Sheila here, writing with the wonderful Kim Firth Leonard of the actionable data blog.
This post highlights some favorite recommendations from our collective experiences in crafting survey questions. It is also a continuation of our earlier co-authored posts (here and here). (more…)
As is evidenced in recent posts co-authored with fellow blogger Kim Firth Leonard of actionable data (read them here and here), I’m fascinated with surveys and survey research. Just last week another fellow blogger, Brian Hoessler, of Strong Roots Consulting offered this post on open-ended questions.
I shared with Brian that I recently saw a needs assessment instrument composed of all open-ended questions – maybe a dozen or so questions in all. I always wonder when I encounter surveys with open-ended questions whether the qualitative data collected is indeed systematically analyzed and not just scanned or read through, especially in the case of very brief responses to open-ended questions. If data are analyzed, I wonder what kinds of coding strategies evaluators use – inductive or deductive? Constant comparison? Grounded theory? (more…)
Sheila here, writing with the magnificent Kim Firth Leonard of the actionable data blog.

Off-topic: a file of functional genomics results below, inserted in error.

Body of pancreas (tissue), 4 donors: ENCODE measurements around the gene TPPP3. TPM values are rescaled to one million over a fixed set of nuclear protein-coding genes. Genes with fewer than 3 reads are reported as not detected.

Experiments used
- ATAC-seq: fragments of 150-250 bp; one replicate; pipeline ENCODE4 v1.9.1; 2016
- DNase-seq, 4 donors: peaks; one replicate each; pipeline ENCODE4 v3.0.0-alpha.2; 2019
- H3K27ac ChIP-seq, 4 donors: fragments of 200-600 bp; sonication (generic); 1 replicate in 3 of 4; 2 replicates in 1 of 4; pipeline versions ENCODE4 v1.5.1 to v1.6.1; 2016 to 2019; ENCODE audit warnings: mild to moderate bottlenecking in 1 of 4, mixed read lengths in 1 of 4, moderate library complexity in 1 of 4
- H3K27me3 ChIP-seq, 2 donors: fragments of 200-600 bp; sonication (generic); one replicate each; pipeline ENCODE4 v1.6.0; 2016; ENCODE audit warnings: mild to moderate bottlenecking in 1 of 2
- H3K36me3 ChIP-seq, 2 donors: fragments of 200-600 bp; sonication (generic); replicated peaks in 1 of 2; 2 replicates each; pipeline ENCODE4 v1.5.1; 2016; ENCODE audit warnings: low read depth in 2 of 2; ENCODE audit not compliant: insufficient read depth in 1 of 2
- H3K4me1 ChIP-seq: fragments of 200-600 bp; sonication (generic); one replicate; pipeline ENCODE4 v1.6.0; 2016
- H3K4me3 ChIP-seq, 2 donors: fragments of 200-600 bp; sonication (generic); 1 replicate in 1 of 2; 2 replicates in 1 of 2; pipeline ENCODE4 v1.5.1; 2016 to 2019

Since agreeing that we would co-author a series of blog posts on surveys with a focus on composing good questions, we have discovered countless other blog posts, websites, journal articles, and books on survey research from a variety of fields and perspectives, many of which feature discussions of and advice on question construction. Of course, we have a few personal favorites and well dog-eared texts: (more…)
Now, THAT’S a very good question!
Sheila here, writing with the fabulous Kim Firth Leonard of the actionable data blog.
We have been tweeting and emailing about challenges related to survey design and as a result, this is the first in a series of posts we have co-authored about our discussions. (more…)
I got to thinking about what I love about evaluation and it occurred to me that at least one aspect of it is particularly appealing due to its remarkable resemblance to shopping. Yup, that’s what it is. What I love about evaluation is collecting data!
The same rush of excitement I would get during a day at the mall I now get checking SurveyMonkey for incoming responses. It’s that “thrill of the hunt”, the acquisition, the addition to the collection that ignites the passion. As I become less materialistic and more fiscally responsible (as my golden years approach), I find myself engaging more in the latter than the former.
It happens even prior to data collection. Have you been to the Mall of America? Like planning out my day – thinking about what am I shopping for, how much I really need vs. how much I want, and which stores I will visit – I love designing the surveys. Who do I need to reach? How many of them? What do I really need to know from them vs. what I want to know? How will I get the biggest “bang for my buck?”